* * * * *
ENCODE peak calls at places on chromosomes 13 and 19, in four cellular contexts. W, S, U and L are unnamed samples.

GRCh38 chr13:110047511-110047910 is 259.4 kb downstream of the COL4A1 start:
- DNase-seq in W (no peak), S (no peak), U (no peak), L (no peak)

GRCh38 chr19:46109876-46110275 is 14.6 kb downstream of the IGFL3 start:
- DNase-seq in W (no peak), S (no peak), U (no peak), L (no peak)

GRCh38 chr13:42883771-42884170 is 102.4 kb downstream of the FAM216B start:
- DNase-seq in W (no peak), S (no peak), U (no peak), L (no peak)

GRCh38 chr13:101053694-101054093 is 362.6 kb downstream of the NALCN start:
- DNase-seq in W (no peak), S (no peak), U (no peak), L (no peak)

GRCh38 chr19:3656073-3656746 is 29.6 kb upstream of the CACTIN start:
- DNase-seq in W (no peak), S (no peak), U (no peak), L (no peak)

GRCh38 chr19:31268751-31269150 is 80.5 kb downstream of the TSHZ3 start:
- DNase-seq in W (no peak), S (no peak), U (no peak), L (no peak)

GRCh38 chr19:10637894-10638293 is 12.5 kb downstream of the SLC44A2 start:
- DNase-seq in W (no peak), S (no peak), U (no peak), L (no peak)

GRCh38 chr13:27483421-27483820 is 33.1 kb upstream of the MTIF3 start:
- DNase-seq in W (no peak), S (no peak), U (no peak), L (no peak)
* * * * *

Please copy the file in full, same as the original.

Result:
ENCODE peak calls at places on chromosomes 13 and 19, in four cellular contexts. W, S, U and L are unnamed samples.

GRCh38 chr13:110047511-110047910 is 259.4 kb downstream of the COL4A1 start:
- DNase-seq in W (no peak), S (no peak), U (no peak), L (no peak)

GRCh38 chr19:46109876-46110275 is 14.6 kb downstream of the IGFL3 start:
- DNase-seq in W (no peak), S (no peak), U (no peak), L (no peak)

GRCh38 chr13:42883771-42884170 is 102.4 kb downstream of the FAM216B start:
- DNase-seq in W (no peak), S (no peak), U (no peak), L (no peak)

GRCh38 chr13:101053694-101054093 is 362.6 kb downstream of the NALCN start:
- DNase-seq in W (no peak), S (no peak), U (no peak), L (no peak)

GRCh38 chr19:3656073-3656746 is 29.6 kb upstream of the CACTIN start:
- DNase-seq in W (no peak), S (no peak), U (no peak), L (no peak)

GRCh38 chr19:31268751-31269150 is 80.5 kb downstream of the TSHZ3 start:
- DNase-seq in W (no peak), S (no peak), U (no peak), L (no peak)

GRCh38 chr19:10637894-10638293 is 12.5 kb downstream of the SLC44A2 start:
- DNase-seq in W (no peak), S (no peak), U (no peak), L (no peak)

GRCh38 chr13:27483421-27483820 is 33.1 kb upstream of the MTIF3 start:
- DNase-seq in W (no peak), S (no peak), U (no peak), L (no peak)